Thirty-nine (71.7%) SPRs believed that they were efficient time managers with 45 (84.9%) undertaking a self-analysis of performance and 53 (100%) undertaking clinical reflection. Forty-six (86.8%) indicated an ability to self-initiate and 35(67.8%) had considered methods to improve their efficiency at work. The most challenging aspects of SPR training were 1: making time for research and academic pursuits cited by 28 (53%), 2: relocating to centres outside Dublin cited by 8 (15%) and 3: uncertainty relating to consultant post availability cited by 7 (13.2%). Solutions to these challenges included 1: enshrining protected teaching time was cited by13 (24.5%), 2: increasing the numbers of non-consultant hospital doctor (NCHD) numbers cited by 9 (17%), 3: improved matching and tailoring of schemes to individual preferences cited by 7(13.2%) and 4) decreasing the service component of SPR posts cited by 2(3.7%).

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The mean Likert score for the beneficial nature of end of year assessments was 2.8, with a positively-skewed Likert (5 to 6) score cited by 5 (9.3%) trainees. The mean Likert score for the utility of the portfolio was 3.3 with a positively skewed Likert score cited by 8 (18.1%).

Impact of hospital-based paediatrics
The impact of challenging situations both clinical and non-clinical in the work environment are outlined in Table 1. The preferred coping strategies, utilised by SPRs included exercise for 23(43.4%), discussions with supportive individuals for 19 (35.8%) and socialising for 11 (20.8%). The mean Likert score for an appropriate work/life balance was 3.3 with a positive Likert score cited by 11(21. 1%). The career perceptions of the SPRS are outlined in Table 2.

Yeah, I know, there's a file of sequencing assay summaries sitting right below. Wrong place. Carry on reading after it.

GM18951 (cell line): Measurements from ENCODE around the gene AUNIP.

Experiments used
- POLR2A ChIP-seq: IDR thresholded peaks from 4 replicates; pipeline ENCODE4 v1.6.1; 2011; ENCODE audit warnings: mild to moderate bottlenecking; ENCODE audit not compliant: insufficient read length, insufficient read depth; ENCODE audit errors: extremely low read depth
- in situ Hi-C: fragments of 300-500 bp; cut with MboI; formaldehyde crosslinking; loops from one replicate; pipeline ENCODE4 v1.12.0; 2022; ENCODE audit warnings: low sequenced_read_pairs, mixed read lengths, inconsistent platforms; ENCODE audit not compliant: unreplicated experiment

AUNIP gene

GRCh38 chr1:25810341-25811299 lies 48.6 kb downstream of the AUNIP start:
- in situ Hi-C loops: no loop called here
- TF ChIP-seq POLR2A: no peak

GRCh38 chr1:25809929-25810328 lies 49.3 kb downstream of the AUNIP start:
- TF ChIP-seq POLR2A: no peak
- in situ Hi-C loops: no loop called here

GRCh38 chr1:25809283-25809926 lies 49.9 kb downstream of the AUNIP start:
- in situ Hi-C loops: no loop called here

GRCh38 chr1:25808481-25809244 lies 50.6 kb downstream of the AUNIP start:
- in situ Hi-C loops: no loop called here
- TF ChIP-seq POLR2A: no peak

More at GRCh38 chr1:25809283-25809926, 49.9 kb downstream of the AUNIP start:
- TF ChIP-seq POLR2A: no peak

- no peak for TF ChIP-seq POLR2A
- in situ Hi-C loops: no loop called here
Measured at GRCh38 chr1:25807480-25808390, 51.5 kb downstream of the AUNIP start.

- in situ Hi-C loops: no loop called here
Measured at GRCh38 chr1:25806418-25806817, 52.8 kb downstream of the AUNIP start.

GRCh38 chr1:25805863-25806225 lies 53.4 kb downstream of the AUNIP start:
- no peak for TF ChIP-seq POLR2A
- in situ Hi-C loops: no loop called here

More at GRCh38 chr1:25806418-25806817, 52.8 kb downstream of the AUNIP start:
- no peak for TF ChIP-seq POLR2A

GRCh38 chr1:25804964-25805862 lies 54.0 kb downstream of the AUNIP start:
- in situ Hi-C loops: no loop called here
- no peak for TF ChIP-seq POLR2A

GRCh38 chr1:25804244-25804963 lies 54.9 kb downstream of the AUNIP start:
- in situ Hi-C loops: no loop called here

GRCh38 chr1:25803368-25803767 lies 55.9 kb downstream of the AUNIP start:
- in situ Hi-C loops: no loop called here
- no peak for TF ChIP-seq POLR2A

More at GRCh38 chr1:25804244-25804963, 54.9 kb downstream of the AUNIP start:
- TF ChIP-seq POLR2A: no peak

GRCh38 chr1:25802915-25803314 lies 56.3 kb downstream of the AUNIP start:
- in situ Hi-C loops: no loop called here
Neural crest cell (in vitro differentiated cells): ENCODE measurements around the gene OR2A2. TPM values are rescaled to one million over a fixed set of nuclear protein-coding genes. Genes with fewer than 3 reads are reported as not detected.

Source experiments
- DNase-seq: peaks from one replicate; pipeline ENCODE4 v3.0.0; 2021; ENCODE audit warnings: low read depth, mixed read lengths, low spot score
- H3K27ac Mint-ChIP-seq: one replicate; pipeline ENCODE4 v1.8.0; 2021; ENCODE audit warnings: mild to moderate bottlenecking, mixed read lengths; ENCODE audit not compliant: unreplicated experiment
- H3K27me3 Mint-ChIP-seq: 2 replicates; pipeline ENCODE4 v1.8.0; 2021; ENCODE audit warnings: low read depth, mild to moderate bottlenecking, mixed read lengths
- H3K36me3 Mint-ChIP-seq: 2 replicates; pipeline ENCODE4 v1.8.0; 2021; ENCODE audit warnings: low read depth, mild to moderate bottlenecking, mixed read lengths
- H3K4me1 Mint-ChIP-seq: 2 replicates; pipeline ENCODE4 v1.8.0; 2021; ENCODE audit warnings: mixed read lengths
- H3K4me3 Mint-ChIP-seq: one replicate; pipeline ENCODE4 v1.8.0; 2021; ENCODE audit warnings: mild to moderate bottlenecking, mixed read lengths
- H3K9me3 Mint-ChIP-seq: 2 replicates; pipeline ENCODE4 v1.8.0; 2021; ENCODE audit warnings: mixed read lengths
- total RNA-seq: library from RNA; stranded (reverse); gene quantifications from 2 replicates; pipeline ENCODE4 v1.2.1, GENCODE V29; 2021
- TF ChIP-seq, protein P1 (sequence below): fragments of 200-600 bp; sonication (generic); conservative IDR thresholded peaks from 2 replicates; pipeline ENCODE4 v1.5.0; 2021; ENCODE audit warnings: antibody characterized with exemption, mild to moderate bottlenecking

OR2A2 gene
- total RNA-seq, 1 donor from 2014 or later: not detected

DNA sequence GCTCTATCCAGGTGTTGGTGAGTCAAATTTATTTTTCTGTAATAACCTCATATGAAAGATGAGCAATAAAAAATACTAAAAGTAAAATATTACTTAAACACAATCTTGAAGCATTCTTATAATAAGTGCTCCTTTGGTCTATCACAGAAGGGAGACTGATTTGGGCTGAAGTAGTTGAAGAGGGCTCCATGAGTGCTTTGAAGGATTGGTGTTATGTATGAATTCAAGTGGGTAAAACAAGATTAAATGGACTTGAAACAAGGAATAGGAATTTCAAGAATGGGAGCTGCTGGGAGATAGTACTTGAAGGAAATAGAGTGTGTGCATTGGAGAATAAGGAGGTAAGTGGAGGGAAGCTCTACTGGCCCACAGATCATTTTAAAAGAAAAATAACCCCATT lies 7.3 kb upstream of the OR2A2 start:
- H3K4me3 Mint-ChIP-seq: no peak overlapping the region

The impact of a career in paediatrics
Thirty-nine (73.6%) trainees felt they had incurred significant personal costs in pursuing a career in paediatrics, with 26 (49.1%) compromising their personal or family time and 15 (28.3%) having borne significant financial or emotional burden from relocating. Five (14.2%) female trainees deferred having children to pursue their career. The mean Likert score, inclusive of the number and percentage of positively skewed Likert scores for the achievement of work/life balance, were 3.3 and 11 (21.1%) respectively.

This qualitative study was undertaken to assess the perception and the impact of training from the SPR’s perspective. While doctors are more familiar with quantitative research, qualitative research allows for the exploration of perceptions and personal impacts of training, which must be undertaken to enhance the training process. The high response rate, with an equal spread over all years of training, suggests the results are generalizable. The results however, are both positive and negative. Three-quarters of SPRs are content and have a definite career plan which is progressing very satisfactorily for 34.6%. This compares favourably with 13% for non SPRs3. One-third (30.2%) of SPRs feel that the expectations placed on them are very realistic, but despite this low percentage, the attrition rate from the HST programme is very low.  SPRs indicate that they are effective at work with over 80% undertaking an analysis of performance, clinical reflection and having an ability to self-initiate. However, we are unable to quantify these perceptions. Despite these positive findings, over half (53.3%) of the SPRs have difficulty in making time for clinical research and academic pursuits. One-quarter cite the lack of protected time as a core issue despite it being an integral part of the SPR contract, but this percentage is reduced from 37% cited in a 2005 study of SPRs2 indicating that progress is being made. The introduction of the European Working Time Directive (EWTD) should allow all SPRs to have planned half day releases.